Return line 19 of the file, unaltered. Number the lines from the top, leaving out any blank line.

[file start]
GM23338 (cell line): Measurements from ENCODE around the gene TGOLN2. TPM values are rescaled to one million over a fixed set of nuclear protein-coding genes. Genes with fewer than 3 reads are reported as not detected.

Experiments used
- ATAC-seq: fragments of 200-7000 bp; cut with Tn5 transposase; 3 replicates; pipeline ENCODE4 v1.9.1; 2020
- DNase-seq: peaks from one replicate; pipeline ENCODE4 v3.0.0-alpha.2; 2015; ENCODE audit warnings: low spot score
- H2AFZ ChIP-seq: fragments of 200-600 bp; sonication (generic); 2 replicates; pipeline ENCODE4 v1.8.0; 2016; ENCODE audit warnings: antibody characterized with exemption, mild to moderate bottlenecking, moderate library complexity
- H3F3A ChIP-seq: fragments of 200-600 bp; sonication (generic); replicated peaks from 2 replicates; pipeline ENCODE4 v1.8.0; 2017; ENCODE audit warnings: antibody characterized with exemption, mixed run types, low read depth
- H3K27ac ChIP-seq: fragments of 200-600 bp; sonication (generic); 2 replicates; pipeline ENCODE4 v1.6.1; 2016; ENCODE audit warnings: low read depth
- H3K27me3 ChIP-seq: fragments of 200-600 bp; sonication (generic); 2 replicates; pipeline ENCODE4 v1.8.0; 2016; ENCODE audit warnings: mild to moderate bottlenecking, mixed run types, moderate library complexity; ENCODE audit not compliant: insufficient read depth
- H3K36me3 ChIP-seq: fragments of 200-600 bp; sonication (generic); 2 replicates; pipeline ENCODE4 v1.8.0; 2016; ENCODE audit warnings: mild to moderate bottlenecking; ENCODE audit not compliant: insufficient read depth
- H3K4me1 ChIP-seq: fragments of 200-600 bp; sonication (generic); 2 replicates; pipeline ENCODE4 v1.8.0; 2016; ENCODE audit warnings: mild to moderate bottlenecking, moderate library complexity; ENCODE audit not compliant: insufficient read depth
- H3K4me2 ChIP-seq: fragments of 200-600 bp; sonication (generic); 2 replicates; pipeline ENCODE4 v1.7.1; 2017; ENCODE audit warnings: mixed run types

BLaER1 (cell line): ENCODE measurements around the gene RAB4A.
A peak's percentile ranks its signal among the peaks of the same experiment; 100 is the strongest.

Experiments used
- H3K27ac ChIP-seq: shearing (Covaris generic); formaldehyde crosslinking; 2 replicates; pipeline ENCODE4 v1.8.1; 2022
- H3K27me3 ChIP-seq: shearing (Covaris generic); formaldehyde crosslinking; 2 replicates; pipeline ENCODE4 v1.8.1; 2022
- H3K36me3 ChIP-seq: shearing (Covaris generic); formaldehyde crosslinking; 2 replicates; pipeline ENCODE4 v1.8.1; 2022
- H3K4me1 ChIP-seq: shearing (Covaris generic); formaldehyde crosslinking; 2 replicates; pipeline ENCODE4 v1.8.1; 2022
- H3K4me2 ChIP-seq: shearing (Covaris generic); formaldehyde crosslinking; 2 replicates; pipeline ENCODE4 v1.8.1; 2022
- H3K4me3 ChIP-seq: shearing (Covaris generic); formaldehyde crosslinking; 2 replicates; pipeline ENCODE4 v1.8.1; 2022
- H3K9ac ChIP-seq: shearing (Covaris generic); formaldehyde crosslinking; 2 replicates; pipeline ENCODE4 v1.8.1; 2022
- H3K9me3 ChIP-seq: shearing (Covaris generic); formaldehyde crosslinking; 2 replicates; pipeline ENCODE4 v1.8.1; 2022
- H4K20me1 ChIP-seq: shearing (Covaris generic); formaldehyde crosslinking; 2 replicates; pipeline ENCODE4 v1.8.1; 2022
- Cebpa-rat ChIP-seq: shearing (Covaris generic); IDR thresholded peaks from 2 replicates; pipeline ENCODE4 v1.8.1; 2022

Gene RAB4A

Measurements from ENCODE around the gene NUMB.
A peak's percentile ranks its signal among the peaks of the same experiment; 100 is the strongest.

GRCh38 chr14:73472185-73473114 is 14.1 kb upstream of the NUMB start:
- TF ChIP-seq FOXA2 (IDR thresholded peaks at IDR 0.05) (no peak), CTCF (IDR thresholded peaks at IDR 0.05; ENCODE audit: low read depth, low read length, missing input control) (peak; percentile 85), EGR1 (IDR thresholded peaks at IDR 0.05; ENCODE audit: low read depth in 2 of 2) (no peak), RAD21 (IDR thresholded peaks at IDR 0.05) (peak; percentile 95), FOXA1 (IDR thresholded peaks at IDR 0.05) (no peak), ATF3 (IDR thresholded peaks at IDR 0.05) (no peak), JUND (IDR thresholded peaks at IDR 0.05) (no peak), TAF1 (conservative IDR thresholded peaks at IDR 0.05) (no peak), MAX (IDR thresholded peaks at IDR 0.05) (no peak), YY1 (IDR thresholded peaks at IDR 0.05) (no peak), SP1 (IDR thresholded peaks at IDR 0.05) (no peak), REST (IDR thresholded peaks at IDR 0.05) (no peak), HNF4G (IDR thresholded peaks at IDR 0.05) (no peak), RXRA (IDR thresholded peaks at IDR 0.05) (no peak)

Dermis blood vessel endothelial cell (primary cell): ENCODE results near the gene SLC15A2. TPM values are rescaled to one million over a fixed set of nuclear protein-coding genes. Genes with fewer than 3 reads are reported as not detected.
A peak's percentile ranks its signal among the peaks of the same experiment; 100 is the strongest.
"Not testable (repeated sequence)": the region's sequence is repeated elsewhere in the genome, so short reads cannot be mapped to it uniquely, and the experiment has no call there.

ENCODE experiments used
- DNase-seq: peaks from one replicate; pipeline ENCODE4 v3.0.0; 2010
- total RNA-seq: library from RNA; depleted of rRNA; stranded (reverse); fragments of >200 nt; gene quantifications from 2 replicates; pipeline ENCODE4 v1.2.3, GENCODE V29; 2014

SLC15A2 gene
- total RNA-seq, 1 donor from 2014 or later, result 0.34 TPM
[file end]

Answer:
- H3K4me2 ChIP-seq: shearing (Covaris generic); formaldehyde crosslinking; 2 replicates; pipeline ENCODE4 v1.8.1; 2022